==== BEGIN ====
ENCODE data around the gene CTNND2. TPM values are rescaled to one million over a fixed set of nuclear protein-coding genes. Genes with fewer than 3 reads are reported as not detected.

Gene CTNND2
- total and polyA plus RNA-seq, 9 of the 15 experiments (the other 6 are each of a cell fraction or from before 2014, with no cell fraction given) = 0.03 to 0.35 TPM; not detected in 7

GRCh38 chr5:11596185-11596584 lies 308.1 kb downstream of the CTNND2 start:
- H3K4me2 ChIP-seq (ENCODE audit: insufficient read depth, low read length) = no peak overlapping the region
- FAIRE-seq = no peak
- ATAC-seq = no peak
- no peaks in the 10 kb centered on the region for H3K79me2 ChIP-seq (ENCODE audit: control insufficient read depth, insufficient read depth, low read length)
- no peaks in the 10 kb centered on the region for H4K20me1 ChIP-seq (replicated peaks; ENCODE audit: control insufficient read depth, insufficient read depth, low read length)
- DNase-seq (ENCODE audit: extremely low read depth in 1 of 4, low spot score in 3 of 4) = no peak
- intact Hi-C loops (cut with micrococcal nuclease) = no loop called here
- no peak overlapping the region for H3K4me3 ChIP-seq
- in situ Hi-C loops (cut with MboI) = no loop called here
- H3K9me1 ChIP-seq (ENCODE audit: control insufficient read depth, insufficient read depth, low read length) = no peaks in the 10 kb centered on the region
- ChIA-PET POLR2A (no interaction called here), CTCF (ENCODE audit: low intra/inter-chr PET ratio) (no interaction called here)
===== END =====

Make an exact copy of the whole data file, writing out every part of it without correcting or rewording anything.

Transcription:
ENCODE data around the gene CTNND2. TPM values are rescaled to one million over a fixed set of nuclear protein-coding genes. Genes with fewer than 3 reads are reported as not detected.

Gene CTNND2
- total and polyA plus RNA-seq, 9 of the 15 experiments (the other 6 are each of a cell fraction or from before 2014, with no cell fraction given) = 0.03 to 0.35 TPM; not detected in 7

GRCh38 chr5:11596185-11596584 lies 308.1 kb downstream of the CTNND2 start:
- H3K4me2 ChIP-seq (ENCODE audit: insufficient read depth, low read length) = no peak overlapping the region
- FAIRE-seq = no peak
- ATAC-seq = no peak
- no peaks in the 10 kb centered on the region for H3K79me2 ChIP-seq (ENCODE audit: control insufficient read depth, insufficient read depth, low read length)
- no peaks in the 10 kb centered on the region for H4K20me1 ChIP-seq (replicated peaks; ENCODE audit: control insufficient read depth, insufficient read depth, low read length)
- DNase-seq (ENCODE audit: extremely low read depth in 1 of 4, low spot score in 3 of 4) = no peak
- intact Hi-C loops (cut with micrococcal nuclease) = no loop called here
- no peak overlapping the region for H3K4me3 ChIP-seq
- in situ Hi-C loops (cut with MboI) = no loop called here
- H3K9me1 ChIP-seq (ENCODE audit: control insufficient read depth, insufficient read depth, low read length) = no peaks in the 10 kb centered on the region
- ChIA-PET POLR2A (no interaction called here), CTCF (ENCODE audit: low intra/inter-chr PET ratio) (no interaction called here)